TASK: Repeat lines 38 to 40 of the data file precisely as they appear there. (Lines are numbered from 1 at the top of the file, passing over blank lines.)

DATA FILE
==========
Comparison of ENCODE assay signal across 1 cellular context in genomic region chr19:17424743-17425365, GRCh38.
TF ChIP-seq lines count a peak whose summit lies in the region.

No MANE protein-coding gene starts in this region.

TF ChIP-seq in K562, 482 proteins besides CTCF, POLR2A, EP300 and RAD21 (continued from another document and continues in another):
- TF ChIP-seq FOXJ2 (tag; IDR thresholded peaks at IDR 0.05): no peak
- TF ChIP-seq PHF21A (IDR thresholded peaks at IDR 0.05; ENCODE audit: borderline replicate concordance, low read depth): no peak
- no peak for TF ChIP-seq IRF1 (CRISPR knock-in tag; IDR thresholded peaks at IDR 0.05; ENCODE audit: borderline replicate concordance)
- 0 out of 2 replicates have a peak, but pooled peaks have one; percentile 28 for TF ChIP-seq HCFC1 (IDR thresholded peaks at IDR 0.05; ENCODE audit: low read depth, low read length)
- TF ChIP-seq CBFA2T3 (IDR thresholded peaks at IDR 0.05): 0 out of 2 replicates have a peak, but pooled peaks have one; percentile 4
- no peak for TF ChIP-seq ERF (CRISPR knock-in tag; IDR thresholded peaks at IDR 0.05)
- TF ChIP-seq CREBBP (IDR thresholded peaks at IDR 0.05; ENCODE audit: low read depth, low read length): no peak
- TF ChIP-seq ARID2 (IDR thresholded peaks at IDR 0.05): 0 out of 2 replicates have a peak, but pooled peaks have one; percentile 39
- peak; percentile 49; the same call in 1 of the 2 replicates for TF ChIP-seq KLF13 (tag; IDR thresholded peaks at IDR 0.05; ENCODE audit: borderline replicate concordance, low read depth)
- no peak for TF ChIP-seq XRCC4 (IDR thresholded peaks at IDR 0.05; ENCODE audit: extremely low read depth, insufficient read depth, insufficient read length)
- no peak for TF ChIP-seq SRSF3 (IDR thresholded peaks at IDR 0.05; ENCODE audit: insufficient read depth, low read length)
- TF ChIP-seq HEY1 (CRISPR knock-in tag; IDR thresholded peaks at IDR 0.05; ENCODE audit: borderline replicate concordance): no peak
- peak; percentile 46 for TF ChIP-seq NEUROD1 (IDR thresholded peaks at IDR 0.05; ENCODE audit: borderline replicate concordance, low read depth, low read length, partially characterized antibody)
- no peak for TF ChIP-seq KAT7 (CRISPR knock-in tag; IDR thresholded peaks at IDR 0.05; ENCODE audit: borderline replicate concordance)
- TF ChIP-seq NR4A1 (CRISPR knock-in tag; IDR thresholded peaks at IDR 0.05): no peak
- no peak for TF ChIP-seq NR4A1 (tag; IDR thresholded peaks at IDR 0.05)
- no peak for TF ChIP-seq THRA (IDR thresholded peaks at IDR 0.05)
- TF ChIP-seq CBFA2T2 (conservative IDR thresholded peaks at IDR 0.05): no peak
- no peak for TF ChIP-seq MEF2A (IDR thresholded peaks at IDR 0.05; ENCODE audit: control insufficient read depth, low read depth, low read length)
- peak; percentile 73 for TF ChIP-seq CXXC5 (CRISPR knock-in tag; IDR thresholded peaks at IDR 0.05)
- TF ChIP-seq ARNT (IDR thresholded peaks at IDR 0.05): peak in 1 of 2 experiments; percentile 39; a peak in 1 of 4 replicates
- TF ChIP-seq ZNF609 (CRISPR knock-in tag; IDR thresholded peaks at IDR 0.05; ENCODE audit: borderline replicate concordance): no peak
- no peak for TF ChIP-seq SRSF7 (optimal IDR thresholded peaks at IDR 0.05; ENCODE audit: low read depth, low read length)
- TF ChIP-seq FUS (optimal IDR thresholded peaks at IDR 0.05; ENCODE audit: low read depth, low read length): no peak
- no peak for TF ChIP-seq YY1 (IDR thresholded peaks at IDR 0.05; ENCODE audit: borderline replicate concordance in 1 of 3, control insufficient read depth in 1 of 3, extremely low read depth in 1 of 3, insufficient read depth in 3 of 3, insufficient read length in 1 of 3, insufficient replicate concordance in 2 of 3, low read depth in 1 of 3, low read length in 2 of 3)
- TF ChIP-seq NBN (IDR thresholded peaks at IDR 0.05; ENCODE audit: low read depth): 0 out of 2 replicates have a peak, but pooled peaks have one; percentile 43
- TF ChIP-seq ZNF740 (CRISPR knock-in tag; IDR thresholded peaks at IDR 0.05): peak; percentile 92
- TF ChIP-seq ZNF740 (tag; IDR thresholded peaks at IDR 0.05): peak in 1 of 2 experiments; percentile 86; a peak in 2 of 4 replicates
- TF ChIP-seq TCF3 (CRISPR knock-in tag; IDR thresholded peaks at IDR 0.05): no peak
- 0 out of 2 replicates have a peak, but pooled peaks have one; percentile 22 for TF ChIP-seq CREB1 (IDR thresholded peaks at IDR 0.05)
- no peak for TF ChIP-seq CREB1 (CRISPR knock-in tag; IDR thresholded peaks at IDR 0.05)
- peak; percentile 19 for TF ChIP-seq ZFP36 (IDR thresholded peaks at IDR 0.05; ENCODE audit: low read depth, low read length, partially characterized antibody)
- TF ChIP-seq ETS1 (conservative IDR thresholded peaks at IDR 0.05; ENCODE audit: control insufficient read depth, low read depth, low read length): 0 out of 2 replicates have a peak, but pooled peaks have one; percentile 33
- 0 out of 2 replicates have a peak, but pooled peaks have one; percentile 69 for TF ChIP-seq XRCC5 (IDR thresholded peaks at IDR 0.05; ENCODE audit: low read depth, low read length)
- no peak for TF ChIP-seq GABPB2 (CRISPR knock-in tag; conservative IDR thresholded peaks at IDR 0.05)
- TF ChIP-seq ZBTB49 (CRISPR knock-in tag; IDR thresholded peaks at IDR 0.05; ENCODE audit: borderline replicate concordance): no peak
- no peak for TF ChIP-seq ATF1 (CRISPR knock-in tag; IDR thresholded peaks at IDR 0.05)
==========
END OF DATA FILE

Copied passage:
- 0 out of 2 replicates have a peak, but pooled peaks have one; percentile 69 for TF ChIP-seq XRCC5 (IDR thresholded peaks at IDR 0.05; ENCODE audit: low read depth, low read length)
- no peak for TF ChIP-seq GABPB2 (CRISPR knock-in tag; conservative IDR thresholded peaks at IDR 0.05)
- TF ChIP-seq ZBTB49 (CRISPR knock-in tag; IDR thresholded peaks at IDR 0.05; ENCODE audit: borderline replicate concordance): no peak